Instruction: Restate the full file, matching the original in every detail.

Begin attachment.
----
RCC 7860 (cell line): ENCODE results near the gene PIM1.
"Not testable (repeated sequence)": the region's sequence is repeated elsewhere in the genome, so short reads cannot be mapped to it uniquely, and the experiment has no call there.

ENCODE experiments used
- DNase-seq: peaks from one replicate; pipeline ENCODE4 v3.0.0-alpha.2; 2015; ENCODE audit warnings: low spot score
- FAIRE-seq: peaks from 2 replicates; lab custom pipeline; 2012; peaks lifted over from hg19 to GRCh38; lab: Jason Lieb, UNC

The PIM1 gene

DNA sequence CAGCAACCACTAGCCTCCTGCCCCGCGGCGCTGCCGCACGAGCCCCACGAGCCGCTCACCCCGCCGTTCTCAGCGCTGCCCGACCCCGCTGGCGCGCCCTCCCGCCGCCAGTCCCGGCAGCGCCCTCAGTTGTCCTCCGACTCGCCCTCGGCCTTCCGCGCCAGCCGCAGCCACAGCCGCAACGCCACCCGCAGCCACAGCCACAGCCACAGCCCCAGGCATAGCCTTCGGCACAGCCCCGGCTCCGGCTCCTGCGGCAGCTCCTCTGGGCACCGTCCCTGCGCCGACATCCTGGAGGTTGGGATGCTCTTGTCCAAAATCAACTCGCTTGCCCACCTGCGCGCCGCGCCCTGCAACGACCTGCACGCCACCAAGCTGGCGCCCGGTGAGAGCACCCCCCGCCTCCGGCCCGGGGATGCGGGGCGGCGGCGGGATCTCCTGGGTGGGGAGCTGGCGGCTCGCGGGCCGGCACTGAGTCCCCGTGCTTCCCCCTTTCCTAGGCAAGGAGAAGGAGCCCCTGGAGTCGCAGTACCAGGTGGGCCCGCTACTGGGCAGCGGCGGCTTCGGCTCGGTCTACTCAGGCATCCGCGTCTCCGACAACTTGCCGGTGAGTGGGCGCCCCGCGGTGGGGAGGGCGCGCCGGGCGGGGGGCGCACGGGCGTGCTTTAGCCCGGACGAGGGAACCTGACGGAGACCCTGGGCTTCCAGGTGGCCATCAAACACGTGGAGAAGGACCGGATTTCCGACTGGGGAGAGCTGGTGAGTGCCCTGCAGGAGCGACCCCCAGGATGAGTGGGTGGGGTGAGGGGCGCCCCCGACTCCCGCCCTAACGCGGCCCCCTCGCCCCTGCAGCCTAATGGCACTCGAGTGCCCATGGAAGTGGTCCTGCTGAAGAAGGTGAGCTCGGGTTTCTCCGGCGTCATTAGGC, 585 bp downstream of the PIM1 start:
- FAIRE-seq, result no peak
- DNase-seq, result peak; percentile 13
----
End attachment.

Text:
RCC 7860 (cell line): ENCODE results near the gene PIM1.
"Not testable (repeated sequence)": the region's sequence is repeated elsewhere in the genome, so short reads cannot be mapped to it uniquely, and the experiment has no call there.

ENCODE experiments used
- DNase-seq: peaks from one replicate; pipeline ENCODE4 v3.0.0-alpha.2; 2015; ENCODE audit warnings: low spot score
- FAIRE-seq: peaks from 2 replicates; lab custom pipeline; 2012; peaks lifted over from hg19 to GRCh38; lab: Jason Lieb, UNC

The PIM1 gene

DNA sequence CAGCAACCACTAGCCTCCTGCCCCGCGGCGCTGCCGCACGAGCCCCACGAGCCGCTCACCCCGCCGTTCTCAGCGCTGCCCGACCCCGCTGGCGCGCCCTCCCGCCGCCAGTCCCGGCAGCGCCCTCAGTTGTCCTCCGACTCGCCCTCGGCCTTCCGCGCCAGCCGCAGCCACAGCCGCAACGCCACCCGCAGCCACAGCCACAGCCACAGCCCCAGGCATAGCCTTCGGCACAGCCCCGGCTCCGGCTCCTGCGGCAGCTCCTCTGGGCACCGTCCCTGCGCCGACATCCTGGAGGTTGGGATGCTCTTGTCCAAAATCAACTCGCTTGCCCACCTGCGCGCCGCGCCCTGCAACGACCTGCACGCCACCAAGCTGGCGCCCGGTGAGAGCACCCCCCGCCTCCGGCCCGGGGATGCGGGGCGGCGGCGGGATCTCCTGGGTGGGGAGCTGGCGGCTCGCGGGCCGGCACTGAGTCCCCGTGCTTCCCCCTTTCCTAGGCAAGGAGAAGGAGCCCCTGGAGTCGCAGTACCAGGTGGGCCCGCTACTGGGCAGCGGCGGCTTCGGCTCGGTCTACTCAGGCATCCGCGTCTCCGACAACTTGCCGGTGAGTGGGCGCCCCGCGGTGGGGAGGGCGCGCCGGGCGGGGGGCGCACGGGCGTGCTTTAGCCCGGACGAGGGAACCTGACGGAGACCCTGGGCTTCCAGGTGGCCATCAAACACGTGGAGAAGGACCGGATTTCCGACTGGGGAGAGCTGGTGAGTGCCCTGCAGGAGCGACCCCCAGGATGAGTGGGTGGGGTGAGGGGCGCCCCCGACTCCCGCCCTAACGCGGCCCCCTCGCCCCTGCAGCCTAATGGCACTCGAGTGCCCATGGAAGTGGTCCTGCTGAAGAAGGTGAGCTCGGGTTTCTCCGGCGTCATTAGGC, 585 bp downstream of the PIM1 start:
- FAIRE-seq, result no peak
- DNase-seq, result peak; percentile 13